|The Station Agent
starring Peter Dinklage, Patricia Clarkson, and Bobby Cannavale
3 1/2 stars
review by Stephen Notley
Fin McBride is a small man. In fact he's a dwarf, 5' 4", with a regular man-sized torso but disproportionately small arms and legs. He's also a quiet guy, a guy who likes trains and walking on railroad tracks, so when his only friend and co-worker dies and leaves him the deed to an aging old rural train depot, he makes the move. And when he gets there, he meets some new people.
That's the story, feather-light, of the Station Agent, a gentle, leisurely drifting-together of some lives. There are no big plot twists, Fin doesn’t have to hold a bikini-car wash to pay the debt on the train station, there are few big dramatic moments that bring these people closer.
It's a quiet film, very quiet, filled with lots of silences, comfortable ones. That's Fin's thing. He's a compacted man who rarely speaks, so much wisdom seems to reside in him. People are drawn to him. Lonely people.
First there's Joe, a good guy who runs a sad hot dog van across the street. He really wants to be Fin's buddy, clapping him on the back, pumping him up, telling him "you the man!" He's never dissuaded for a minute by Fin's arch glances or slight sighs of annoyance; he's like an iron filing to Fin's lodestone. Played by Bobby Cannavale, Joe is easy and open, throwing out little dots of friendship to Fin who stoically absorbs them.
And of course, Joe's always helping out when it comes to Olivia, a lonely divorced ex-mother grieving her son. Olivia meets Fin by almost hitting him with her car, twice, and from then on they know each other, pushed together here and there with gentle prodding from Joe. She and Fin have a lot more in common with each other than with Joe since both really prefer to sit quietly and not talk. Olivia as played by Patricia Clarkson is distant but empathetic, preferring privacy but accepting good will, lean with grief.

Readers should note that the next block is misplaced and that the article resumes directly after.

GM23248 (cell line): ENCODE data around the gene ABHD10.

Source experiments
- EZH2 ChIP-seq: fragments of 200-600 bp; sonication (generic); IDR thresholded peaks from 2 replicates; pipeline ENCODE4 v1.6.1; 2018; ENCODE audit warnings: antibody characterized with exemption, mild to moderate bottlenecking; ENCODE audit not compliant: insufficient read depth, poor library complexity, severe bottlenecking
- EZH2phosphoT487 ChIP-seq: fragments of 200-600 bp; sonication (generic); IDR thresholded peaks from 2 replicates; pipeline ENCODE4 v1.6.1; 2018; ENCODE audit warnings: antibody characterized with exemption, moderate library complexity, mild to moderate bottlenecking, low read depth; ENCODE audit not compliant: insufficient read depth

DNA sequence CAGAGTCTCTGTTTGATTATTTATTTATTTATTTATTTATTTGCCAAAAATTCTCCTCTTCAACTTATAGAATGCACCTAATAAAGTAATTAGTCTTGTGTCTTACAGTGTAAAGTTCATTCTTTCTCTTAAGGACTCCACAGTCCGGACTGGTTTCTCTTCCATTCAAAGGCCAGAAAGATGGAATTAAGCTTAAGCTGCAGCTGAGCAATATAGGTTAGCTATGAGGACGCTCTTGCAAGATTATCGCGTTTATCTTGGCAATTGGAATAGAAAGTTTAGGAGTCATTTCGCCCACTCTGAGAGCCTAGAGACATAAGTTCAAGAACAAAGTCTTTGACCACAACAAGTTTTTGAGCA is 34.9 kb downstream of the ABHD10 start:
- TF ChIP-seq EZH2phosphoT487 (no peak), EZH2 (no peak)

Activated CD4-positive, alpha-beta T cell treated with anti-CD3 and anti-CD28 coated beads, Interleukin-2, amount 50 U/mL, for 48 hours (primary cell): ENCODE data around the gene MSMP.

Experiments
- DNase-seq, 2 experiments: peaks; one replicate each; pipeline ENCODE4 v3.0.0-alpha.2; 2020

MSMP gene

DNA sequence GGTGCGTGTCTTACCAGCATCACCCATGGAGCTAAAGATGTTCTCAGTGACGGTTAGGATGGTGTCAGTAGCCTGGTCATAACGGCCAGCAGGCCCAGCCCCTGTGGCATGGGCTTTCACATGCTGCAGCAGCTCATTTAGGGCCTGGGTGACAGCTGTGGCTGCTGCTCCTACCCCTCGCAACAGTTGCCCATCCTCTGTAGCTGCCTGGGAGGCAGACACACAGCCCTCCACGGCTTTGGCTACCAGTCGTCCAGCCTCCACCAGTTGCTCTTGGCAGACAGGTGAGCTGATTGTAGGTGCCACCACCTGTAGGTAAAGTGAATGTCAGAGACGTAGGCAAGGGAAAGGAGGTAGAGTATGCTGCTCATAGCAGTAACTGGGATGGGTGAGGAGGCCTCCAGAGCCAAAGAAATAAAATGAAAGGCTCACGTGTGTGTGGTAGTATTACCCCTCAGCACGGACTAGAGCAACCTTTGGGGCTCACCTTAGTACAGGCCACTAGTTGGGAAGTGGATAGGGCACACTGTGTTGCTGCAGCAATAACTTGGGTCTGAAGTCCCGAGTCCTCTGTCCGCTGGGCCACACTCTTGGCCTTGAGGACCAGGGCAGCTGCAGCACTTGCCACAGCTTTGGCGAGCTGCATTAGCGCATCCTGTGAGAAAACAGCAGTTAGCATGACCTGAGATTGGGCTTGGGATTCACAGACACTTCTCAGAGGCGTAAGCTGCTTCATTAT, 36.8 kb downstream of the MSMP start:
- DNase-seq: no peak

Michelle Williams, perky blonde from Dawson's Creek, appears as perky blonde Emily, a library girl who develops a sweet little crush on Fin after an embarassing first meeting where she shrieks and drops a bunch of books. She plays it simple and appealing, another person with her own problems, swinging for a while into Fin's orbit before spinning off again.
But the center of the movie is Peter Dinklage as Fin. Yes, his name is Dinklage; stop snickering. He's cool. He's got so much dignity and reserve, he's holding so much in, it's like he's denser, he's got more gravity; it's easy to see why people need to tell him things. The movie feels shaped to him, built around his frame; "normal" proportions seem slightly unbalanced compared to him.
As I say, the film is light, skipping against moments in these lives
without histrionics. Writer-director Thomas McCarthy likes simple scenes,
people walking along rail tracks or sitting on a porch sipping a beer,
or shots of Fin asleep on his couch. It's a strange film to describe, and
to recommend. There are few big scenes, or laughs, or heart-wrenching moments,
and yet… you're a little different after you've seen it.